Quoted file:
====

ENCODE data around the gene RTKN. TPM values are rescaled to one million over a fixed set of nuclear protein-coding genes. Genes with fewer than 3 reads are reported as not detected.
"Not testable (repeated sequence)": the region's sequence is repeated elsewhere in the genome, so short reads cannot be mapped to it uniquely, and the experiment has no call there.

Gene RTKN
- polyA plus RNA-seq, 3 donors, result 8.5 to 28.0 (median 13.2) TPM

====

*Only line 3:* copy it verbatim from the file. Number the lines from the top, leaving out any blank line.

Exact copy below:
Gene RTKN